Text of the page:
not be aware of this, but the meat-processing industry pays statutory levies on
the processed animal direct to the Department of Agriculture, Fisheries and
Forestry. That is then reallocated to the Australian Meat Processor Corporation.
Its levy-paying members have access to 15 per cent of those funds to be used
for the purposes of R&D. They can be leveraged on a dollar-for-dollar basis
through the federal government.
That is a
good model and has been a very successful model. But, without being too
dramatic, I think we are currently in a situation where we are looking to take
cost out of the business. 
explained that in the meat-processing industry there are limits to the amount
of automation and therefore 'leanness' that can be built into the production
line and therefore, where research and development will not have a 'commercial
payback' it will not be prioritised:
It is not
realistic to expect that we can automate these businesses. They are and they
will continue to be labour intensive businesses. So we are looking to implement
technologies where we can. But, again, they have to meet commercial paybacks.
We are looking to identify key areas of cost which we can take out of the
Amatil do not face the same challenges as commodity processors such as the meat
and dairy industries, they advised the committee that their ability to create
new products through innovation will enable them to share more of the profits they
make with their suppliers not only through requiring more product but also as a
result of increased margins on new items. They gave the example of pears:
the business used to export a significant amount of pears to Japan, Germany and
all over the world. We have subsequently reduced our quota to probably half, or
maybe even less than that, but the trees are still there. So those pears are
now going into the fresh market, which is reducing the fresh market price. Our
ability to change that will be driven by our ability to execute a new
processing technology, which we have found, that will allow us to do sliced
pears that have a longer shelf life―21 days. They are still fresh, but
sliced, and have anti-ageing and antibacterials. ...Being able to do a sliced
pear is very different to selling a can of tinned fruit, which you can get from
anywhere and can be easily replicated. It is about price realisation, which
then allows us to share more equitably with the growers and other people in the
supply chain 
acknowledges that there are many complex challenges facing the Australian food
processing sector and that the opportunities that research and development led
innovation provide may not be accessible to all food processing sector
participants. In light of this fact and given that researchers have identified
that future success will depend on innovation within the entire supply chain,
the committee considers that the role of government in ensuring that taxation
and regulatory settings encourage innovation is even more important,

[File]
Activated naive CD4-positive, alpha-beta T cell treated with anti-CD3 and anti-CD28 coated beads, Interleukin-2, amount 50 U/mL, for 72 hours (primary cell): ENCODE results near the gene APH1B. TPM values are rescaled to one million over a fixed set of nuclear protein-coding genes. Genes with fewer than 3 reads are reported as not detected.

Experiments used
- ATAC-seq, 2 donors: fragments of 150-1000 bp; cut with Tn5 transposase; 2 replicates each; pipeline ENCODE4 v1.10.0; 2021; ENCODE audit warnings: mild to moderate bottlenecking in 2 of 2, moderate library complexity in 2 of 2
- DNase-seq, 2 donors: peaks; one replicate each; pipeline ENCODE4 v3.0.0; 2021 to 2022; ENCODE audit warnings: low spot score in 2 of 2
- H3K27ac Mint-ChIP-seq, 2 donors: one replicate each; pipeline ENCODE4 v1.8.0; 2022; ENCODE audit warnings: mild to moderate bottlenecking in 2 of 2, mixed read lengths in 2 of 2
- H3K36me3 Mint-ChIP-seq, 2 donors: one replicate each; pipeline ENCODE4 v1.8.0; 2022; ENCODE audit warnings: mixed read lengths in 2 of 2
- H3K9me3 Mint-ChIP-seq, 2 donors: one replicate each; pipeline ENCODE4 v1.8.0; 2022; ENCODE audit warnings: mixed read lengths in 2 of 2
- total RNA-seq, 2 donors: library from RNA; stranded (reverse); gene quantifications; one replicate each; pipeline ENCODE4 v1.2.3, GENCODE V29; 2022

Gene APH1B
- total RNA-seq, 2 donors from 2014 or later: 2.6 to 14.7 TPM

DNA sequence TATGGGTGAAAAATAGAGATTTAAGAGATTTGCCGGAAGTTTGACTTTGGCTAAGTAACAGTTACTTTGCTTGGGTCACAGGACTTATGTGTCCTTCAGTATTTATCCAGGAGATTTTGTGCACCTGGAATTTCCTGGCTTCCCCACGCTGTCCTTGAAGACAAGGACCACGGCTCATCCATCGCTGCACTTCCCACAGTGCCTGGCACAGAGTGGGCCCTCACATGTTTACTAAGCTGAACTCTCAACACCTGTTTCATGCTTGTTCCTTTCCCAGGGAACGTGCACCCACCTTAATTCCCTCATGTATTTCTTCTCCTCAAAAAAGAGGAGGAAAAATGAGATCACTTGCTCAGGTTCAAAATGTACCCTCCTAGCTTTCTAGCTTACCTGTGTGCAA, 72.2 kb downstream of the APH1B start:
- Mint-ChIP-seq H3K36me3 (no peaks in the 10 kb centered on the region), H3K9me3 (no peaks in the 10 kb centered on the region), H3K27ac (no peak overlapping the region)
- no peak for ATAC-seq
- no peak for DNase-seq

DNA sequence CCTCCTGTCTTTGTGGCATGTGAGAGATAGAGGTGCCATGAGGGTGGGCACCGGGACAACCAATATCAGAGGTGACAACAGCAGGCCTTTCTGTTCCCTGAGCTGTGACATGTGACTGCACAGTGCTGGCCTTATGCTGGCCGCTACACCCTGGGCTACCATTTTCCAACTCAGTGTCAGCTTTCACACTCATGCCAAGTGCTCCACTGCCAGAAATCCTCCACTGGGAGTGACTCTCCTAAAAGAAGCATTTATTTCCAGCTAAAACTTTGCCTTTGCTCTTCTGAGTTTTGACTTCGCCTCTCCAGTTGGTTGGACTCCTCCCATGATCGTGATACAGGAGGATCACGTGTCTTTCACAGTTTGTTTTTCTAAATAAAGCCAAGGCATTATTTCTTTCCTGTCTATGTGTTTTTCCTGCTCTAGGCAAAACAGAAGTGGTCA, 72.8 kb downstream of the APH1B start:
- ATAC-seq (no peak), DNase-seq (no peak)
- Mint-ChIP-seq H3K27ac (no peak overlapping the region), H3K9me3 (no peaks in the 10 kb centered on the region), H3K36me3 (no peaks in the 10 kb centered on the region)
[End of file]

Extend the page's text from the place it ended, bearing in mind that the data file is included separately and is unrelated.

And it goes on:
particularly for small and medium enterprises and those commodity based processors
that do not have the same ability to either access research and development or diversify
Government support for
research and development
government currently provides support for research and development through the
research and development tax concession and the provision of funding for
Cooperative Research Centres, Rural Research and Development Corporations, the
CSIRO, and universities.
its inquiry, the committee sought to understand how effective the existing
support provided by these programs has been in encouraging research and
of industry research programs
Research Centres (CRCs) support research and development by fostering collaboration
between researchers, industries, communities and governments to solve major
challenges facing Australia.
They do this by linking researchers with industry to focus research and
development towards utilisation and commercialisation.
CRCs may have many participating organisations including universities and research
institutions, businesses, governments, international partners, not-for-profit
organisations, and industry and community associations. At present there are eight
active CRCs related to the food industry.
development corporations (RDCs) cover nearly all of Australia's agricultural
industries and are the primary channel through which government provides
funding for rural research and development.
RDCs do this by investing in research, development and innovation that seeks to
improve productivity and quality to ensure competitiveness, profitability and
RDCs involve partnership between government and industry.
Technology Investment Program is a competitive, merit-based grants program introduced
in 2011 to support Australian manufacturers to maintain competitiveness in a
carbon constrained economy. It seeks to do this through grants for investments
in energy efficient capital equipment and low emission technologies, processes
effectiveness of these programs
sought the advice of the responsible government departments as to the
effectiveness of these programs. On raising the matter of CRCs with the